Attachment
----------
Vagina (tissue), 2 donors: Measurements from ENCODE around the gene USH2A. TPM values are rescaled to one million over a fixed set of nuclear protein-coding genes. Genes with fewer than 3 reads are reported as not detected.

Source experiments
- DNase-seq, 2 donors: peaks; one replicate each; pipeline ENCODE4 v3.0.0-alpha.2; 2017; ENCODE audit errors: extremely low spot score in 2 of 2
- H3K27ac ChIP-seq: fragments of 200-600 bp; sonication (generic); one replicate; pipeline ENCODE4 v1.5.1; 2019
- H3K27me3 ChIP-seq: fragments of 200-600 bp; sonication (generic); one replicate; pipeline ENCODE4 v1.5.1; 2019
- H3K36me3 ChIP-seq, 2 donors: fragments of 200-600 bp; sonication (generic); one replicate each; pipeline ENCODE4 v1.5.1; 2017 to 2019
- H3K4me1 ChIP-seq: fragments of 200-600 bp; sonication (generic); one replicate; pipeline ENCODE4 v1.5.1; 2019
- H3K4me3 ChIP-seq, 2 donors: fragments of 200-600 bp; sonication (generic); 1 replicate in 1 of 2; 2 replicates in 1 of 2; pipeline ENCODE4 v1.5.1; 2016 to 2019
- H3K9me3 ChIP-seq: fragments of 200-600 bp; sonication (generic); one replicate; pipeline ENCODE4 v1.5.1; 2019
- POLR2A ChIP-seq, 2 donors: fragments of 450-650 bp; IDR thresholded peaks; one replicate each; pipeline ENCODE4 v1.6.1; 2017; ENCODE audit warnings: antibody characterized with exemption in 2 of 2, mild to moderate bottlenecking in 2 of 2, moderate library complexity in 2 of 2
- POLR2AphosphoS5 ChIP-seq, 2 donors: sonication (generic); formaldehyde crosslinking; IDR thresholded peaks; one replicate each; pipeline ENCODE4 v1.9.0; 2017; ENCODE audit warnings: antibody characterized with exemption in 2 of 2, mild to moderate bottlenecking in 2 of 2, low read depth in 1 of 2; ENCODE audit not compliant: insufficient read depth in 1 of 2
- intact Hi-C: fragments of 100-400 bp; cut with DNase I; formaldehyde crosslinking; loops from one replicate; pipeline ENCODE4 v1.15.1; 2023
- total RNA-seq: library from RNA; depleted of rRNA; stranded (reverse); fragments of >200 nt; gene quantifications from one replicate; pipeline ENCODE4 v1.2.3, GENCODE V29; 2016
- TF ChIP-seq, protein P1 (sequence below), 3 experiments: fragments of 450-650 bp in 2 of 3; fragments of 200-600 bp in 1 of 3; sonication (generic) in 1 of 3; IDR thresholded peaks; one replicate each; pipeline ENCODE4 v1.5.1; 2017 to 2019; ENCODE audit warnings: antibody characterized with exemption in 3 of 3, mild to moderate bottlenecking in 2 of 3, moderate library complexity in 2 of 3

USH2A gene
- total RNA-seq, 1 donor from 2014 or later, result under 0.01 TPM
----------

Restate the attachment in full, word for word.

Vagina (tissue), 2 donors: Measurements from ENCODE around the gene USH2A. TPM values are rescaled to one million over a fixed set of nuclear protein-coding genes. Genes with fewer than 3 reads are reported as not detected.

Source experiments
- DNase-seq, 2 donors: peaks; one replicate each; pipeline ENCODE4 v3.0.0-alpha.2; 2017; ENCODE audit errors: extremely low spot score in 2 of 2
- H3K27ac ChIP-seq: fragments of 200-600 bp; sonication (generic); one replicate; pipeline ENCODE4 v1.5.1; 2019
- H3K27me3 ChIP-seq: fragments of 200-600 bp; sonication (generic); one replicate; pipeline ENCODE4 v1.5.1; 2019
- H3K36me3 ChIP-seq, 2 donors: fragments of 200-600 bp; sonication (generic); one replicate each; pipeline ENCODE4 v1.5.1; 2017 to 2019
- H3K4me1 ChIP-seq: fragments of 200-600 bp; sonication (generic); one replicate; pipeline ENCODE4 v1.5.1; 2019
- H3K4me3 ChIP-seq, 2 donors: fragments of 200-600 bp; sonication (generic); 1 replicate in 1 of 2; 2 replicates in 1 of 2; pipeline ENCODE4 v1.5.1; 2016 to 2019
- H3K9me3 ChIP-seq: fragments of 200-600 bp; sonication (generic); one replicate; pipeline ENCODE4 v1.5.1; 2019
- POLR2A ChIP-seq, 2 donors: fragments of 450-650 bp; IDR thresholded peaks; one replicate each; pipeline ENCODE4 v1.6.1; 2017; ENCODE audit warnings: antibody characterized with exemption in 2 of 2, mild to moderate bottlenecking in 2 of 2, moderate library complexity in 2 of 2
- POLR2AphosphoS5 ChIP-seq, 2 donors: sonication (generic); formaldehyde crosslinking; IDR thresholded peaks; one replicate each; pipeline ENCODE4 v1.9.0; 2017; ENCODE audit warnings: antibody characterized with exemption in 2 of 2, mild to moderate bottlenecking in 2 of 2, low read depth in 1 of 2; ENCODE audit not compliant: insufficient read depth in 1 of 2
- intact Hi-C: fragments of 100-400 bp; cut with DNase I; formaldehyde crosslinking; loops from one replicate; pipeline ENCODE4 v1.15.1; 2023
- total RNA-seq: library from RNA; depleted of rRNA; stranded (reverse); fragments of >200 nt; gene quantifications from one replicate; pipeline ENCODE4 v1.2.3, GENCODE V29; 2016
- TF ChIP-seq, protein P1 (sequence below), 3 experiments: fragments of 450-650 bp in 2 of 3; fragments of 200-600 bp in 1 of 3; sonication (generic) in 1 of 3; IDR thresholded peaks; one replicate each; pipeline ENCODE4 v1.5.1; 2017 to 2019; ENCODE audit warnings: antibody characterized with exemption in 3 of 3, mild to moderate bottlenecking in 2 of 3, moderate library complexity in 2 of 3

USH2A gene
- total RNA-seq, 1 donor from 2014 or later, result under 0.01 TPM